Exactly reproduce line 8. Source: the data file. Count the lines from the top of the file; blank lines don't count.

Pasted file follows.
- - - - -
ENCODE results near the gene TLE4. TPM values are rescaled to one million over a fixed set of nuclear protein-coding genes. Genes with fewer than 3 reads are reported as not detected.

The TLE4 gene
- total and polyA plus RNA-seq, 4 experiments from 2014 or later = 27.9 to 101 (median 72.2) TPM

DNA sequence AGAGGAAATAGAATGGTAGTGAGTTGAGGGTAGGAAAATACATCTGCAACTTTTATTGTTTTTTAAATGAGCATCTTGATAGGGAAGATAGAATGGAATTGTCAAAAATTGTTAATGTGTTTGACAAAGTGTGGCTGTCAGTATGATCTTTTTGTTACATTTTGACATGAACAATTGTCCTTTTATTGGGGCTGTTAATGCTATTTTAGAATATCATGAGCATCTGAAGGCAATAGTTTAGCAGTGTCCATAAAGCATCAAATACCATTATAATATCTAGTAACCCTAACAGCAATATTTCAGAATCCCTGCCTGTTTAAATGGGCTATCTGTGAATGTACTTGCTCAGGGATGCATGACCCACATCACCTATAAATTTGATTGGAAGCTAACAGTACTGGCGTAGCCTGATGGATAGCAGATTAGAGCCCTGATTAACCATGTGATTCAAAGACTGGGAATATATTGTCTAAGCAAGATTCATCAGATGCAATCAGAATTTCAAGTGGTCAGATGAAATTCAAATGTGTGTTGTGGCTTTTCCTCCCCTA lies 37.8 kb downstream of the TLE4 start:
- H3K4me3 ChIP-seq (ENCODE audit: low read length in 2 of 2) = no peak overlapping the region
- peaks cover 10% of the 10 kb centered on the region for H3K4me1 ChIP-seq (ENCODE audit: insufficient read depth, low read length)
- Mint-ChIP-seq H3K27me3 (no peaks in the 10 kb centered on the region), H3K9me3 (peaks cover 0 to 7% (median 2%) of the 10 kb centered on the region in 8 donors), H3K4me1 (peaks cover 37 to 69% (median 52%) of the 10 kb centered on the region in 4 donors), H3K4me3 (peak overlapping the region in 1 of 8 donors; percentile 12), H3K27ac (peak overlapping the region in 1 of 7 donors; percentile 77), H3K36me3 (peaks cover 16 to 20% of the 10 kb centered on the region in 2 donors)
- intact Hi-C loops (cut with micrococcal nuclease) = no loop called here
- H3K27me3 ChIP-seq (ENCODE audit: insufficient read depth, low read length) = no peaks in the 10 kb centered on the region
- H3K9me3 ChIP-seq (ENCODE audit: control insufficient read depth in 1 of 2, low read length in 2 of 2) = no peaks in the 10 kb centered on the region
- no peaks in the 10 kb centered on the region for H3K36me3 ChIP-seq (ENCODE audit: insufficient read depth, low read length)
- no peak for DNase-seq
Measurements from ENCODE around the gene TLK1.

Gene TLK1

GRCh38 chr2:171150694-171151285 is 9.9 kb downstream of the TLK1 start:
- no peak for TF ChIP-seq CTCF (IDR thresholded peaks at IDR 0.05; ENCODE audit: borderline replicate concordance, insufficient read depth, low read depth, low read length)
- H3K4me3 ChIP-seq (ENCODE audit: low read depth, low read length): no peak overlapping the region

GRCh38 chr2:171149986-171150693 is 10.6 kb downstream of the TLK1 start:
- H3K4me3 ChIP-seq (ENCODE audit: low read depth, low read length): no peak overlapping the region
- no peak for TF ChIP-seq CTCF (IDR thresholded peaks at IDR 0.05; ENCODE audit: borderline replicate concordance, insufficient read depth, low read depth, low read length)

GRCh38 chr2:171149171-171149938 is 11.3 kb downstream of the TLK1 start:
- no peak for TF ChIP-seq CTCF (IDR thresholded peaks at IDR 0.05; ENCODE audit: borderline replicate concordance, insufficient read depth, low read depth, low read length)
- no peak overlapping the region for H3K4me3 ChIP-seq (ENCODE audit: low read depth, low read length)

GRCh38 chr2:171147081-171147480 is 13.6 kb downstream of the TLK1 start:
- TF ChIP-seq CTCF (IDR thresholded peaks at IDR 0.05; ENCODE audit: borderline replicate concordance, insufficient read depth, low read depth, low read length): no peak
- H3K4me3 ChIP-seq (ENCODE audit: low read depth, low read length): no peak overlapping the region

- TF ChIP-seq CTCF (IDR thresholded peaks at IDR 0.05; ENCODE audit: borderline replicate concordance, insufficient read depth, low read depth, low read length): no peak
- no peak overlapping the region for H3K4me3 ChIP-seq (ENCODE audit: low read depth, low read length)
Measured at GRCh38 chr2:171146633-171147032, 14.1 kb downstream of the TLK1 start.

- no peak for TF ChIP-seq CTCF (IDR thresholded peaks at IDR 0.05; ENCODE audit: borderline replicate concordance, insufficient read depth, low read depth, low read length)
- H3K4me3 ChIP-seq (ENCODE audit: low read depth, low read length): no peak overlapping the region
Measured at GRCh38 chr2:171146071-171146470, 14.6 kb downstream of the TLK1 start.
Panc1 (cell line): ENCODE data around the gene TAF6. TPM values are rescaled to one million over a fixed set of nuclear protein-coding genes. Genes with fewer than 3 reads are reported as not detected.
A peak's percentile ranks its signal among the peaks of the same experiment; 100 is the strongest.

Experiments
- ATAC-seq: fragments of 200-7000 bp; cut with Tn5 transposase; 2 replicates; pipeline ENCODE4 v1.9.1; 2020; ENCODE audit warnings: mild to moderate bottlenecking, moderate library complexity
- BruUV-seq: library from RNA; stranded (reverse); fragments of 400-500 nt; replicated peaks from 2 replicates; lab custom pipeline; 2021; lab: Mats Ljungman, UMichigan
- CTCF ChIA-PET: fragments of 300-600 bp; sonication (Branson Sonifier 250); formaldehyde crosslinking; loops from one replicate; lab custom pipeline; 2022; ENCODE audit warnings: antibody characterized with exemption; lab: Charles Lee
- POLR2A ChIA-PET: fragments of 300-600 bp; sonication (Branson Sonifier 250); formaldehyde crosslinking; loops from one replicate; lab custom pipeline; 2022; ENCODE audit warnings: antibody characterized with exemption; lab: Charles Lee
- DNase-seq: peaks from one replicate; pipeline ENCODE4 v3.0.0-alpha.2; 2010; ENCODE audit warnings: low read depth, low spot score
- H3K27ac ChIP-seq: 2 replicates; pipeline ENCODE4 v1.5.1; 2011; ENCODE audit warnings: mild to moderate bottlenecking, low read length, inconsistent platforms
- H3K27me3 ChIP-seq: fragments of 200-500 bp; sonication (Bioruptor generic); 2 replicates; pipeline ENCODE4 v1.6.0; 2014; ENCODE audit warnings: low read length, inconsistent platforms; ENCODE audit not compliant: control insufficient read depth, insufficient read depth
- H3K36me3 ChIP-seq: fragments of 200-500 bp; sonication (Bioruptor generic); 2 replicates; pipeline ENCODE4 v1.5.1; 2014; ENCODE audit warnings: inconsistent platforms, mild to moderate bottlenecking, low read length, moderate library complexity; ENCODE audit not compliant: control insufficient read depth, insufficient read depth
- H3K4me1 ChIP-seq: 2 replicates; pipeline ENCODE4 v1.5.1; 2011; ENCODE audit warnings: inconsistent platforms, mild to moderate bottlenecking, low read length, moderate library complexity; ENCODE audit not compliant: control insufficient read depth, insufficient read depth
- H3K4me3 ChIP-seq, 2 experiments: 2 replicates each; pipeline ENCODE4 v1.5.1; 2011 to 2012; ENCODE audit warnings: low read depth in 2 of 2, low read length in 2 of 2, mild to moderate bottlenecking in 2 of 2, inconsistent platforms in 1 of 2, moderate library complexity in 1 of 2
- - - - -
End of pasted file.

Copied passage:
- intact Hi-C loops (cut with micrococcal nuclease) = no loop called here